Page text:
1. Learn to differentiate what’s actually happening from what you’re currently thinking about.
2. Learn the difference between honesty and truth. The way you honestly feel can be different from how you truthfully feel – the former is usually temporary, the latter is deeper, and consistent.
3. Stop trying to navigate the path while the forest is dark. You’ll most want to try to make changes to your life when you’re consumed by emotion, but that’s the worst time to do so. Do not make decisions when you’re upset. Let yourself come back down to neutral first.
4. Fire can burn your house down, or it can cook you dinner each night and keep you warm in the winter. Your mind is the same way.
5. Recognize that anxiety stems from shame. It is the idea that who you are or what you are doing is “not right,” therefore eliciting a rush of energy designed to help you “fix” or change it. You’re suffering because there’s nothing you can fix to make that urgent, panicked feeling go away. It’s a mismanaged perception of who and how you are.
6. Remedy your tunnel vision by writing your narrative on a piece of paper. Start with: “My name is…” and then go on to list where you live, what work you do, what you’ve accomplished, who you spend time with, what you’re working on, what you’re proud of.
7. Realize that thoughts are illusions, but powerful ones. Take inventory of all the things you’ve thought and worried about that have turned out not to be real. Think of all the time you wasted preparing for outcomes that would never manifest, and problems that were only in your head.
8. Practice negative visualization. Create tangible solutions for your intangible fears. Show yourself that you won’t actually die if you lose a job or a boyfriend. Make a list of the things you worry about most, imagine the worst outcome, then make a plan for exactly how you would deal with it if that came to pass.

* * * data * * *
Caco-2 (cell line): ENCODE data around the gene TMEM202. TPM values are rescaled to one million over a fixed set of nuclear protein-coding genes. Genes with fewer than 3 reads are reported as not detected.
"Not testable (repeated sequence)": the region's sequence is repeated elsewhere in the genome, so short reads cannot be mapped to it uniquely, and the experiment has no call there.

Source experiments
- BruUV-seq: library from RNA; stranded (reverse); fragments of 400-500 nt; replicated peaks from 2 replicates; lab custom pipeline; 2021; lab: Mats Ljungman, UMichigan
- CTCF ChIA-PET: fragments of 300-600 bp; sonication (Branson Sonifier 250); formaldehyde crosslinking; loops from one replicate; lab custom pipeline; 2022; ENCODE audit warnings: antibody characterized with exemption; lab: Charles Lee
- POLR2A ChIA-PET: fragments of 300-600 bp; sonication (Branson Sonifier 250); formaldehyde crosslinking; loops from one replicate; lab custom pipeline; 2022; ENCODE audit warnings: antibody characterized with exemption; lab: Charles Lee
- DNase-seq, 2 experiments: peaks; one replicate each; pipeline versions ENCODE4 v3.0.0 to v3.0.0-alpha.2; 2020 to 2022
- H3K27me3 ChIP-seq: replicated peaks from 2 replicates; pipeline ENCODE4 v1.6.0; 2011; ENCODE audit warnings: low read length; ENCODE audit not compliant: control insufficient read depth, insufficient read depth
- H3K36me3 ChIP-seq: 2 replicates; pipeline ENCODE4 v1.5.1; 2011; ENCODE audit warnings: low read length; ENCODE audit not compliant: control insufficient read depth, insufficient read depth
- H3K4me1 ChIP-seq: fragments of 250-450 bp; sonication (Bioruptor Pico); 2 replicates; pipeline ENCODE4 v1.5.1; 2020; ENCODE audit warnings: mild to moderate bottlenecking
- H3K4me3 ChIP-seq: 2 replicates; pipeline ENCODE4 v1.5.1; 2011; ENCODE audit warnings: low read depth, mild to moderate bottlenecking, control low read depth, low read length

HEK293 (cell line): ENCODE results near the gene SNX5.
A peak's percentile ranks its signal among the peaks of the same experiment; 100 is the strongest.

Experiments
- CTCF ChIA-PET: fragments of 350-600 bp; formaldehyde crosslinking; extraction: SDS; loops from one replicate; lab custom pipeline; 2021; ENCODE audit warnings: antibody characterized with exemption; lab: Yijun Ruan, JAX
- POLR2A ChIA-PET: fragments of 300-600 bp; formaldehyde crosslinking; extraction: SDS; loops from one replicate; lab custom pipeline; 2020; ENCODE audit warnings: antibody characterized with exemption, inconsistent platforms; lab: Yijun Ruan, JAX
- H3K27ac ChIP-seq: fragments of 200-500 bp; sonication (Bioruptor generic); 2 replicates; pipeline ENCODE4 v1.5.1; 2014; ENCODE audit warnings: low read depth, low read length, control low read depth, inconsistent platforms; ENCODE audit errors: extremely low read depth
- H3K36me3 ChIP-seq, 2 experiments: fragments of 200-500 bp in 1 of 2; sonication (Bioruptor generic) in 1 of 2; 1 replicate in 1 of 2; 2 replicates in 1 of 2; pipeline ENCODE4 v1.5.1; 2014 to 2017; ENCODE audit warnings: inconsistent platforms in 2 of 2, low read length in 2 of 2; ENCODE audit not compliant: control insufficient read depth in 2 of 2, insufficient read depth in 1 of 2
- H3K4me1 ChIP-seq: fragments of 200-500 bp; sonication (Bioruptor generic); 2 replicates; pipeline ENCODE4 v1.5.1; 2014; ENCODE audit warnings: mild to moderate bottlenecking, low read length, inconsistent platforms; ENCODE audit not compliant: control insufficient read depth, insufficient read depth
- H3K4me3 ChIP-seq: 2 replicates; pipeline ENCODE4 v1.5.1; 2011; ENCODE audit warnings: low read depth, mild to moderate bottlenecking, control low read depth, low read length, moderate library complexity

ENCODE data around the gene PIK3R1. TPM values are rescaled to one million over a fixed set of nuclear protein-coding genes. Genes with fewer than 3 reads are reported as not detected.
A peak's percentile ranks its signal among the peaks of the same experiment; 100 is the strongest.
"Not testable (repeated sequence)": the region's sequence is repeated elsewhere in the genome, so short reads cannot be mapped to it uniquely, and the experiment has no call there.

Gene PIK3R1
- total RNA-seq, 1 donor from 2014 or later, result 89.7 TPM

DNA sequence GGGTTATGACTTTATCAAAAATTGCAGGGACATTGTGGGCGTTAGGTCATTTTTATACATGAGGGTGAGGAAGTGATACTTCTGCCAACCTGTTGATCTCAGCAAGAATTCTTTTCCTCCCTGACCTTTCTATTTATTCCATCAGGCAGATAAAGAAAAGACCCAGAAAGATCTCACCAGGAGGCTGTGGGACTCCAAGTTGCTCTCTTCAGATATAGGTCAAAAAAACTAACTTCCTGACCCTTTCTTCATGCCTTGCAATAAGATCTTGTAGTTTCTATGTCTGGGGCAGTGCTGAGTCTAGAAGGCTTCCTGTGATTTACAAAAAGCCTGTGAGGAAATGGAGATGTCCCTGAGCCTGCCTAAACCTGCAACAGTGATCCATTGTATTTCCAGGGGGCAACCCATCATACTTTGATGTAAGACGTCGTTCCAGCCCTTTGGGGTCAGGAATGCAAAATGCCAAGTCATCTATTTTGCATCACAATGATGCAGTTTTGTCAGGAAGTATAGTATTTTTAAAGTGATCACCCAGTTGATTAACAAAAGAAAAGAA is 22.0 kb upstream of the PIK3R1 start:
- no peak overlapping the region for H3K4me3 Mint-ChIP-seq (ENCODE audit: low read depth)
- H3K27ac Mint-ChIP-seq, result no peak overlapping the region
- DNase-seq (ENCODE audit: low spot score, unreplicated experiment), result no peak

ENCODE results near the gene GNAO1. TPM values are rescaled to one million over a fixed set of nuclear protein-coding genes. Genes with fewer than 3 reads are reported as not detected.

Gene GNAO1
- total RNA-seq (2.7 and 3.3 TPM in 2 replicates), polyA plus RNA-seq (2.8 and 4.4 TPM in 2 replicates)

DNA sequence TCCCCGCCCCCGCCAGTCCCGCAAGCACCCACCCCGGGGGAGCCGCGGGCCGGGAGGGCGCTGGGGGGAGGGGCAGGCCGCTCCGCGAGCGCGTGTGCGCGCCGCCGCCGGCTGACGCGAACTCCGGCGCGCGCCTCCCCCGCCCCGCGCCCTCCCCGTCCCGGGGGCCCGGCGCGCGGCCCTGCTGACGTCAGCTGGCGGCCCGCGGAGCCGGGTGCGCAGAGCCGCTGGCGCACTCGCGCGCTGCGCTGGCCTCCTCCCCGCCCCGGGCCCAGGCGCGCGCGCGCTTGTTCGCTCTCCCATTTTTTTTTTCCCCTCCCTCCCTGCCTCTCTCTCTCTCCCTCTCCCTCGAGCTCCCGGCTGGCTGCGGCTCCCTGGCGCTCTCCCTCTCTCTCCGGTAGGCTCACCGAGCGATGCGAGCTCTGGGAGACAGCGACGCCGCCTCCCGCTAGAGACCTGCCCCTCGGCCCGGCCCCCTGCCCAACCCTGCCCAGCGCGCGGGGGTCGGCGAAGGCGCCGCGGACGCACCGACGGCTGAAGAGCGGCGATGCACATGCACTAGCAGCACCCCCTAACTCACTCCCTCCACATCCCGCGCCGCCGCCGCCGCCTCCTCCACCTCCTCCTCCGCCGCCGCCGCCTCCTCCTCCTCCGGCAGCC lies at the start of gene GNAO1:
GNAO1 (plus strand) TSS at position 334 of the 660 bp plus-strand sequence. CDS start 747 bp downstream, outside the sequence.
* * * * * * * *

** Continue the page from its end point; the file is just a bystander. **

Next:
9. Stop being so cerebral. Do things with your hands. Cook, clean, go outside.
10. Evolve past one-dimensional thinking. People who worry a lot are usually very firm in their convictions of what is and isn’t. They fail to see complexity, opportunity, the majority of the iceberg that is the reality they don’t know and can’t see.
11. Practice healthy discomfort. Learn to lean into your stress, not resist it.
12. Change your objective. The goal is not to feel “good” all the time, it’s to be able to express a healthy range of emotion without suppressing or suffering.
13. Ask yourself the following questions when a thought upsets you: “Is this true? Can I absolutely know this is true?” Most of the time, the answer will be “no” to one or both.
14. Do more. If you have time to be regularly consumed by irrational, spiraling thoughts, you need more to focus on, more to work toward, more to suffer for. Make sure you’re living more than you’re thinking about living.
15. Accept the fact that everyone, everywhere, has weird, incorrect, disturbing thoughts that have no bearing on reality. You are not a freak. You are (probably) not sick. You just have to learn to not be intimidated by your own mind.
16. Freaking out is not usually what happens when something in your life actually needs to change. Depression, anger, resistance, sadness… that’s what happens when something isn’t right. Stop gauging how bad things are by how much you panic, and start by gauging what your emotional homeostasis is. That’s how you know what’s really wrong or right – what you consistently do and how you regularly feel.
17. When you are spiraling, be able to say out loud: “I am having a panic attack. I am having irrational thoughts.” Doing so is the first step toward bringing yourself back to reality.
18. Identify your comfort zones, and step back into them now and again. Moving past the place that you’re used to is a gradual process – going too quickly is a recipe for a breakdown.
19. Prove yourself wrong. Show yourself that your thoughts have no basis in truth. Go to the doctor and confirm that you aren’t dying of some incurable disease. Ask someone how they feel about you if you don’t know. Do not live in the grey area when answers are available.
20. Do not always trust yourself. Give yourself space to be wrong. Open yourself up to the idea that you don’t know what you don’t know. If your feelings are informed by irrational thoughts, they can very well be incorrect.
21. Trust what gives you peace. Even if the idea of an intimate relationship or a career the field of your dreams scares you initially, if it’s what you really want, it will also give you a feeling of “yes.” Trust your “yes” feelings.